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THE ETHICAL HUMANITARIAN WORKER

There is much talk about agencies and the international system in discussions of humanitarian action, but it is really the individual humanitarian that is central in humanitarian work. The way each person in every agency decides to be humanitarian when he or she gets up in the morning sets the tone of humanitarian ethics around the world. If most of us choose to be principled, practical, daring, courageous and thoughtful, and keep struggling to stay close to affected communities and create solutions with them, then humanitarian action stands a good chance of being relevant, effective and respected. If too many of us become cynical, cautious, bureaucratic, self-interested, inefficient and prefer to sit with our laptops rather than with people suffering around us, then our agencies and the humanitarian system will reflect these attitudes and attract resentment rather than admiration.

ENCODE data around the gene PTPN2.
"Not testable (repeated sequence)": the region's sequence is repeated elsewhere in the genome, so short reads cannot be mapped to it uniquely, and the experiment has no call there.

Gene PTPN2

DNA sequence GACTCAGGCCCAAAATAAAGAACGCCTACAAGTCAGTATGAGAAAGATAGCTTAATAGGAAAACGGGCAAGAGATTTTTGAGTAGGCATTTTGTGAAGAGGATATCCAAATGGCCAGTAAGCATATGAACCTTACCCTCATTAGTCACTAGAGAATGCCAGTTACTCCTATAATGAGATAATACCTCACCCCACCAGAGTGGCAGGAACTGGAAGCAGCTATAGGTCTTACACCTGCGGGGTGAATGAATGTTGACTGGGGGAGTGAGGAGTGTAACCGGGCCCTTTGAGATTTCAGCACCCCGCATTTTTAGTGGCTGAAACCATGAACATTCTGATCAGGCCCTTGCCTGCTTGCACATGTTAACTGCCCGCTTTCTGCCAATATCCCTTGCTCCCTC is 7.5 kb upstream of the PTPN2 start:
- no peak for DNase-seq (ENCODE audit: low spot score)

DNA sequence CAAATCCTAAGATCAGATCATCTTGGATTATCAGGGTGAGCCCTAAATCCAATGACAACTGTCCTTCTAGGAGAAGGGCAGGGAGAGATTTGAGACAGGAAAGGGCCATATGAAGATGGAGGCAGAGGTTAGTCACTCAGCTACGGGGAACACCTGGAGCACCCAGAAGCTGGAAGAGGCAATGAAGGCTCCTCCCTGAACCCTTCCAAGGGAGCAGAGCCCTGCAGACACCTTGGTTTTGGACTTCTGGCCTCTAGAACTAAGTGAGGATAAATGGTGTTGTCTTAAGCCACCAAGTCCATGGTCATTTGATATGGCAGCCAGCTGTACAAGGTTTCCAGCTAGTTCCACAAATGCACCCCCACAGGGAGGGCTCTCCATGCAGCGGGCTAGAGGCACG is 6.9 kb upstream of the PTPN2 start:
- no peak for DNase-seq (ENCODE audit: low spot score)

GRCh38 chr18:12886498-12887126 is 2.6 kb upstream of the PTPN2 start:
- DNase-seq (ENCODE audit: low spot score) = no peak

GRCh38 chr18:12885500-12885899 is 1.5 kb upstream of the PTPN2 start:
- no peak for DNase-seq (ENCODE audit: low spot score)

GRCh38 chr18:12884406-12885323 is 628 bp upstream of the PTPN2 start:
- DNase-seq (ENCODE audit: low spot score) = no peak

At the beginning of this book, we noted that the word ethics comes from the Greek word ethos meaning character. The quality of humanitarian action is determined by the character of the people doing it and by their particular virtues, which comes from the Latin word for strength. This final chapter, therefore, explores the personal dimension of humanitarian ethics. It examines the kinds of things people need to feel, be, know and do if they are to form a strong humanitarian character and develop effective humanitarian virtues. Some people have quite a lot of these characteristics and strengths already, but the rest of us may have to practise and develop them. Ethical character and practical virtues, like roses and rice, need to be cultivated carefully.

This chapter will look first at some personal dimensions of humanitarian work like motivation, working relationships, lifestyle, self-care and morale.1 It then sets out to define what constitutes essential humanitarian virtues and everyday virtues for individual humanitarian workers.

 
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